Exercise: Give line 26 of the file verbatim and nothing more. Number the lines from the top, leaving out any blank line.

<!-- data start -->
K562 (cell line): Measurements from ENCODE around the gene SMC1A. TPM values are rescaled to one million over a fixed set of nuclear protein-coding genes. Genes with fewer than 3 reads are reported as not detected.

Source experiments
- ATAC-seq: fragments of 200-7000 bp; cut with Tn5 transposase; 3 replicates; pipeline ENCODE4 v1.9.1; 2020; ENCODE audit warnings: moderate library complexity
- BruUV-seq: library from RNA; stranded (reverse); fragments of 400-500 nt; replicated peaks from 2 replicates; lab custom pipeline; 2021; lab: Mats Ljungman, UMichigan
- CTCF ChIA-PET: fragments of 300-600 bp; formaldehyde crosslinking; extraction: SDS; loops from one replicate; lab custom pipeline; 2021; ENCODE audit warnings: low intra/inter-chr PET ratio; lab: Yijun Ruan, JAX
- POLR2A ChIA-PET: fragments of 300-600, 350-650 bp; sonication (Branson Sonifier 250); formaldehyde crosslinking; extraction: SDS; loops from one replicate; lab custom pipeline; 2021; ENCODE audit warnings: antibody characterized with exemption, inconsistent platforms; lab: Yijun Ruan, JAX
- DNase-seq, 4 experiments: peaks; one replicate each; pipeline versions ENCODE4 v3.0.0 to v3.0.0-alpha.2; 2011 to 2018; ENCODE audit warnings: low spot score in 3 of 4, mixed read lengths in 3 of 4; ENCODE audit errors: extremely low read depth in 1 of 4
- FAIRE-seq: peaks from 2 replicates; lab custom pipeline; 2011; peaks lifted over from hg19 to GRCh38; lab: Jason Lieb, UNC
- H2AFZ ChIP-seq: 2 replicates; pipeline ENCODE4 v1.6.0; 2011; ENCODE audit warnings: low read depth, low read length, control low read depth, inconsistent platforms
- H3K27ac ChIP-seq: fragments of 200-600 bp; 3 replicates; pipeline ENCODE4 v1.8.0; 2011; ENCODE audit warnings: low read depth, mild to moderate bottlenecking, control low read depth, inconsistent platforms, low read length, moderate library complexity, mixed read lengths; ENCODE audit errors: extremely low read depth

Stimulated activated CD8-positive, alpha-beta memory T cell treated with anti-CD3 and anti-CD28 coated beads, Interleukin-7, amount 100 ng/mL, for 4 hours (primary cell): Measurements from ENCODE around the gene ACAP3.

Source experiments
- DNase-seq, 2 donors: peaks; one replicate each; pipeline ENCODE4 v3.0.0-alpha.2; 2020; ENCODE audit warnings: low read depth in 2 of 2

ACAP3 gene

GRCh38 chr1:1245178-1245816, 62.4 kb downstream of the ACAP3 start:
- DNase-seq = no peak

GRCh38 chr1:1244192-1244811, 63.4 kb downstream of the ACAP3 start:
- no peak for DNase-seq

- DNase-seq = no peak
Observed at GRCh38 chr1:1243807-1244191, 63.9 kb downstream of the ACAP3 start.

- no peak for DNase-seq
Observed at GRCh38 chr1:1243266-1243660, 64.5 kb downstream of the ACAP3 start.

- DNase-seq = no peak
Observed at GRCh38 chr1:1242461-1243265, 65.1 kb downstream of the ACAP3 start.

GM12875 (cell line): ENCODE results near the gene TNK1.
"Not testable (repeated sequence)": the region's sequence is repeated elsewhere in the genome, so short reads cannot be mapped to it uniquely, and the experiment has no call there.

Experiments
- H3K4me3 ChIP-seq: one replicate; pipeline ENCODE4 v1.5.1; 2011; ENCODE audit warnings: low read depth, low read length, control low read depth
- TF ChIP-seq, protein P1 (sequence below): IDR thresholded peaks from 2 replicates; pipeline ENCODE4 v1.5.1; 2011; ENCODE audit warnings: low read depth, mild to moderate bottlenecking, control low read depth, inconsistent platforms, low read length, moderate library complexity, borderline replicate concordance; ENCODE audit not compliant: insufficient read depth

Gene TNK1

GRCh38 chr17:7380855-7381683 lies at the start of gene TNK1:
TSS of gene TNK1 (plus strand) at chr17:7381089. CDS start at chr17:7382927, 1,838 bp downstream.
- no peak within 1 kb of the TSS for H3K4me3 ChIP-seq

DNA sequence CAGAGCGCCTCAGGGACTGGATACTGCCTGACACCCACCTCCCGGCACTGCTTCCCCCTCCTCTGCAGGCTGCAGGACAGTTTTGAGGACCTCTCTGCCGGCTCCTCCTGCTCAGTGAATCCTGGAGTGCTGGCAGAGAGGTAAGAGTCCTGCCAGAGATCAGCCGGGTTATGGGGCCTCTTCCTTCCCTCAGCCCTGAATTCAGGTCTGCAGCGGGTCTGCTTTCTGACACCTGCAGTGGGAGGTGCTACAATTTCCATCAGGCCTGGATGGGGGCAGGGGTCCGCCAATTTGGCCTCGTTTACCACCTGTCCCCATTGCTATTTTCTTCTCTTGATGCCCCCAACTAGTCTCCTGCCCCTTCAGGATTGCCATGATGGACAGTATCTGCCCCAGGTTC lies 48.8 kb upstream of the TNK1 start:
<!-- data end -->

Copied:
"Not testable (repeated sequence)": the region's sequence is repeated elsewhere in the genome, so short reads cannot be mapped to it uniquely, and the experiment has no call there.